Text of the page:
x Abu Dhabi, UAEMonday 22 January 2018

X Factor irrelevance

Cheating in a reality TV show barely merits a yawn.

Each one of us has a special talent that the world is just yearning to applaud - that, at least, is the premise that reality television is trying to sell us. Today's programmes such as Arabs' Got Talent, American Idol, X Factor, their spin-offs and approximations fill the world with D-list celebrities, water-cooler gossip and laughably bad performances (as well as, we admit, a few very good ones).

Since viewers do not really tune in to such shows for excellence, it may come as a surprise to some people that one such programme has been caught allowing performers to lip synch while a better (or, in some cases, adequate) studio-recorded version is played.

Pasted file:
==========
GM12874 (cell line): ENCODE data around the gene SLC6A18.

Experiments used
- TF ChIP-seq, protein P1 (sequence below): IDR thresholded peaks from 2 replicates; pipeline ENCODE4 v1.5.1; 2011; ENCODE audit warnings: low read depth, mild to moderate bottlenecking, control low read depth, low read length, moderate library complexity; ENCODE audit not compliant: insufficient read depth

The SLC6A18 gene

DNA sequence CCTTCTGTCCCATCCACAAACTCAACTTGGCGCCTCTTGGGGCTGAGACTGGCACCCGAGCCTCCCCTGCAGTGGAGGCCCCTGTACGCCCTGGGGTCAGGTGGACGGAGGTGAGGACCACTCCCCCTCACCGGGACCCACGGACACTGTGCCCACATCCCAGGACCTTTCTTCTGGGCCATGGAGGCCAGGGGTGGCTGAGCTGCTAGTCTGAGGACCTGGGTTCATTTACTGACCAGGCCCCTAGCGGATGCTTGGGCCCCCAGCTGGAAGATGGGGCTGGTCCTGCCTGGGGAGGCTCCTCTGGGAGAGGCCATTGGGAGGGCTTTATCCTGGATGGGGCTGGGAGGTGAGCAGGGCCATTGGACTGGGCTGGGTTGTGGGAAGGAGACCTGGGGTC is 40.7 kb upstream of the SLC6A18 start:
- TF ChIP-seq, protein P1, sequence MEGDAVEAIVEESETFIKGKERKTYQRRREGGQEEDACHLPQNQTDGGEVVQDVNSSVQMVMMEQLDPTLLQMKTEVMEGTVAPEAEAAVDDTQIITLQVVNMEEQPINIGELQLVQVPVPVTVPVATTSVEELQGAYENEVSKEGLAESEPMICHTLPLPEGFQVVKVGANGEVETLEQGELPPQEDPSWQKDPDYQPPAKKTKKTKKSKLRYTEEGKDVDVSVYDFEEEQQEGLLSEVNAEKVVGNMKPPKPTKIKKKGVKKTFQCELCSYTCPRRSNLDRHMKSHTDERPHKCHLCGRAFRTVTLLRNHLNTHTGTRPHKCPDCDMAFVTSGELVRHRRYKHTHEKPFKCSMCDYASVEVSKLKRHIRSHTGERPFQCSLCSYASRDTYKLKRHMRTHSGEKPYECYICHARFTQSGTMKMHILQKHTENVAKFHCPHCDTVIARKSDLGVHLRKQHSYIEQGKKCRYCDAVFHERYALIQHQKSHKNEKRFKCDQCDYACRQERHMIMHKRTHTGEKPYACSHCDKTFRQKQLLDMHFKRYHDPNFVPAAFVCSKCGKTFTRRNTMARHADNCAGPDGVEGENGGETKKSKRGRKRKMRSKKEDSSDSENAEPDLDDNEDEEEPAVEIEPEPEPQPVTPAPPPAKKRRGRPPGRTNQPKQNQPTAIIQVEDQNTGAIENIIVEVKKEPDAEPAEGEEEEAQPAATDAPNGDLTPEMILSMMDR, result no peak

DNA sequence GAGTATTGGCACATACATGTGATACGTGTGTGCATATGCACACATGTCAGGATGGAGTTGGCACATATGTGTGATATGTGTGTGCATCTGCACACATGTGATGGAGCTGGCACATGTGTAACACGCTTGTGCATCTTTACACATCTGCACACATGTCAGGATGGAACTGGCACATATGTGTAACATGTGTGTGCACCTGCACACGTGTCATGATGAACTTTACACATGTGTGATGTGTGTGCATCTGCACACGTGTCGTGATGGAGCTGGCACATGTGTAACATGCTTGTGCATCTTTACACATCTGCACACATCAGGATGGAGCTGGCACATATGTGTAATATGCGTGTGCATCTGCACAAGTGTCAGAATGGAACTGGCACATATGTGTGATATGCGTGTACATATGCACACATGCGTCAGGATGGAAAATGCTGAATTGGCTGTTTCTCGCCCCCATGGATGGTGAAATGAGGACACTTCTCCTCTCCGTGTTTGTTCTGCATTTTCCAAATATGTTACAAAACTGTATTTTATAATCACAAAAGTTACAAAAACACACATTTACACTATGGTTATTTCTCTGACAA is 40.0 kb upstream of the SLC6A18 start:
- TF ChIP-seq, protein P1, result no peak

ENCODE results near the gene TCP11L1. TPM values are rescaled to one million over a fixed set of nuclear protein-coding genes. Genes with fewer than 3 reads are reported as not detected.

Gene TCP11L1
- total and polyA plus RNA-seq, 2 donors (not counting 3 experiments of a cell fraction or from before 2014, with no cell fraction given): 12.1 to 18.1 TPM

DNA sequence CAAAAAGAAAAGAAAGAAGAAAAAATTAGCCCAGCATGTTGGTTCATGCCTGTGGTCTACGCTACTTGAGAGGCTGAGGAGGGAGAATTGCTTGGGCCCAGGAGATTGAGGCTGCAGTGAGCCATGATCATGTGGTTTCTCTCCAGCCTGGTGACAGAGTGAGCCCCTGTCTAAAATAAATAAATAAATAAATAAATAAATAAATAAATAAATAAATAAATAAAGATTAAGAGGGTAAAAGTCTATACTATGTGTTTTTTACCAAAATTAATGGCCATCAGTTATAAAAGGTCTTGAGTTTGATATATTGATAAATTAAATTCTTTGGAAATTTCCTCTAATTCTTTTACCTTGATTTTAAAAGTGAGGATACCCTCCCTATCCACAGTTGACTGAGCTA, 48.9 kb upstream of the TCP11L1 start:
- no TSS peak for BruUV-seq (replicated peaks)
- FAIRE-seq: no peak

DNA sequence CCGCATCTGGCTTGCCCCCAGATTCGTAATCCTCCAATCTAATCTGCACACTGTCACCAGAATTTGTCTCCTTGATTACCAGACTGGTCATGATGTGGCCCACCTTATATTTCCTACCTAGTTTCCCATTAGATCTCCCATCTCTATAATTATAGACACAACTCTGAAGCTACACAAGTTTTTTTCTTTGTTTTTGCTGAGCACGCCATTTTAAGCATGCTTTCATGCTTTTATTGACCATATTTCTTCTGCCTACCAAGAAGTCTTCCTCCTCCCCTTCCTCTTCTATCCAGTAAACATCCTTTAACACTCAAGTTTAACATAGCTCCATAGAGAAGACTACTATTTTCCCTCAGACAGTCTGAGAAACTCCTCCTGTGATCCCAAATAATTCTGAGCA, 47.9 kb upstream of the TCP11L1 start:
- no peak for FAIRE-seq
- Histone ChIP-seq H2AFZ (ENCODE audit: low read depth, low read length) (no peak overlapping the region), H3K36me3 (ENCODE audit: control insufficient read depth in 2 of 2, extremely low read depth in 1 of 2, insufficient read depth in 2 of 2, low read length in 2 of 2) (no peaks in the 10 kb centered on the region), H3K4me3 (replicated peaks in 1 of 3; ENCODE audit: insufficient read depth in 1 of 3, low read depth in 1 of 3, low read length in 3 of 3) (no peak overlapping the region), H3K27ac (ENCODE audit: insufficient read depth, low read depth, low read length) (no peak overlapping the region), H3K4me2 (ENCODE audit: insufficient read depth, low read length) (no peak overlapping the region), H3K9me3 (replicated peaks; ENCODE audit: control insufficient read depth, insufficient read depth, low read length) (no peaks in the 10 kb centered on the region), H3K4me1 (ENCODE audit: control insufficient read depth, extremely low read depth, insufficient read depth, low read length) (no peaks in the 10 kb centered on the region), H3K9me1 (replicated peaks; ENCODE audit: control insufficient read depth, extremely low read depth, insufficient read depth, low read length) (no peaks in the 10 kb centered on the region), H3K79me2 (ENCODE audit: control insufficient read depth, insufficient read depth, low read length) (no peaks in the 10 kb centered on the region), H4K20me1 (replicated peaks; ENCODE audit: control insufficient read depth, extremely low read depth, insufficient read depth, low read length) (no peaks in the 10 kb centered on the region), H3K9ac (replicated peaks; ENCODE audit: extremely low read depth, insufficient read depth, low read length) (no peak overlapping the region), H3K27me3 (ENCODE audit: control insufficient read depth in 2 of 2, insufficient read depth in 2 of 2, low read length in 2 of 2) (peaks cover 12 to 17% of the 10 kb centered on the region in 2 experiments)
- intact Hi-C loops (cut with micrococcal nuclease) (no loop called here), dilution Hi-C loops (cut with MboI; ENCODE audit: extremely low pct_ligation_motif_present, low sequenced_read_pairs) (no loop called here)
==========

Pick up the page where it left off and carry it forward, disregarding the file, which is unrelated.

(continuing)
The slip-up came on the US Fox TV network on Thursday, when one X Factor performer was heard singing before he opened his mouth or raised his microphone. So much for the excitement of live performance.

The show's producers chose to brazen it out: sure, the producers' spokesman told inquiring media, we do arrange for lip-synching for all ensemble numbers, though not for solos. What's more, other competition shows do the same.

Who knows? The result of this unshocking scandal may even be a new "reality" show in which audio engineers and camera crews compete to deliver the least-obvious lip-synching. But we won't be watching: we'll be reading a book - neither making noise nor moving our lips.